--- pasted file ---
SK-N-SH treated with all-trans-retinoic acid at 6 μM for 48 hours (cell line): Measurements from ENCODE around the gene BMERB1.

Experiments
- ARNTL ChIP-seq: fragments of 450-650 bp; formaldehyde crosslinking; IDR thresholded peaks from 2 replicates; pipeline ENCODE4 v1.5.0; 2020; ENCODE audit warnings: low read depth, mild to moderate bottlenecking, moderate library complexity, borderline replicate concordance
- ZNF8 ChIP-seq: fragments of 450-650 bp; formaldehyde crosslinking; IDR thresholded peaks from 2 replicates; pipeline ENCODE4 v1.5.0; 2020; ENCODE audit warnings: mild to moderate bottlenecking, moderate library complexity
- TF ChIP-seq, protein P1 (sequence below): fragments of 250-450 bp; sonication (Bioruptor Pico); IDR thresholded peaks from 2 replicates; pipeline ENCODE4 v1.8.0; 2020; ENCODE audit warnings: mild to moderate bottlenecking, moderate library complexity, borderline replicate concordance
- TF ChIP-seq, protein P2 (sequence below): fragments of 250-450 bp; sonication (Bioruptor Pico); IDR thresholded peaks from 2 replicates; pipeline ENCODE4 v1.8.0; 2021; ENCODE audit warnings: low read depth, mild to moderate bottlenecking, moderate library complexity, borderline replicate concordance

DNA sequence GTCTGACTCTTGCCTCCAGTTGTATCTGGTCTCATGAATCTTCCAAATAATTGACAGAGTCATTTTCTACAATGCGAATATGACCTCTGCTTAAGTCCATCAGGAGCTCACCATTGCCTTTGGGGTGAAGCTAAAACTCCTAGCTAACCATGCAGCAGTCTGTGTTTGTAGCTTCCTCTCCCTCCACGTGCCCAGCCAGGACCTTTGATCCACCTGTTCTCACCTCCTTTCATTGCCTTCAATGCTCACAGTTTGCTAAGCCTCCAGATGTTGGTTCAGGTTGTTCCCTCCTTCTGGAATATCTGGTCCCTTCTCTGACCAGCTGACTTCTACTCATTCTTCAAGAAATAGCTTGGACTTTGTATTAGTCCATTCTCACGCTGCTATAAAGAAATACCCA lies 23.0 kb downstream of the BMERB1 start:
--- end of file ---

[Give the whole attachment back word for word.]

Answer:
SK-N-SH treated with all-trans-retinoic acid at 6 μM for 48 hours (cell line): Measurements from ENCODE around the gene BMERB1.

Experiments
- ARNTL ChIP-seq: fragments of 450-650 bp; formaldehyde crosslinking; IDR thresholded peaks from 2 replicates; pipeline ENCODE4 v1.5.0; 2020; ENCODE audit warnings: low read depth, mild to moderate bottlenecking, moderate library complexity, borderline replicate concordance
- ZNF8 ChIP-seq: fragments of 450-650 bp; formaldehyde crosslinking; IDR thresholded peaks from 2 replicates; pipeline ENCODE4 v1.5.0; 2020; ENCODE audit warnings: mild to moderate bottlenecking, moderate library complexity
- TF ChIP-seq, protein P1 (sequence below): fragments of 250-450 bp; sonication (Bioruptor Pico); IDR thresholded peaks from 2 replicates; pipeline ENCODE4 v1.8.0; 2020; ENCODE audit warnings: mild to moderate bottlenecking, moderate library complexity, borderline replicate concordance
- TF ChIP-seq, protein P2 (sequence below): fragments of 250-450 bp; sonication (Bioruptor Pico); IDR thresholded peaks from 2 replicates; pipeline ENCODE4 v1.8.0; 2021; ENCODE audit warnings: low read depth, mild to moderate bottlenecking, moderate library complexity, borderline replicate concordance

DNA sequence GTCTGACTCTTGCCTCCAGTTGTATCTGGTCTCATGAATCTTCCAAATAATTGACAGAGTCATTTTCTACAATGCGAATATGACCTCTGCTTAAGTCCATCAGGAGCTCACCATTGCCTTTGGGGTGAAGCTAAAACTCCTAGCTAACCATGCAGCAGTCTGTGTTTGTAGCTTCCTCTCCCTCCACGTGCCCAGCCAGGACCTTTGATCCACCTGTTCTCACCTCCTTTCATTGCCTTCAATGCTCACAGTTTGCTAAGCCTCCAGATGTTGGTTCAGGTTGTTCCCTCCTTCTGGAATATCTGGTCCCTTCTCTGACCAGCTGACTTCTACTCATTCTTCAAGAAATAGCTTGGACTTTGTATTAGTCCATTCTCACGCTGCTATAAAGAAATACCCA lies 23.0 kb downstream of the BMERB1 start: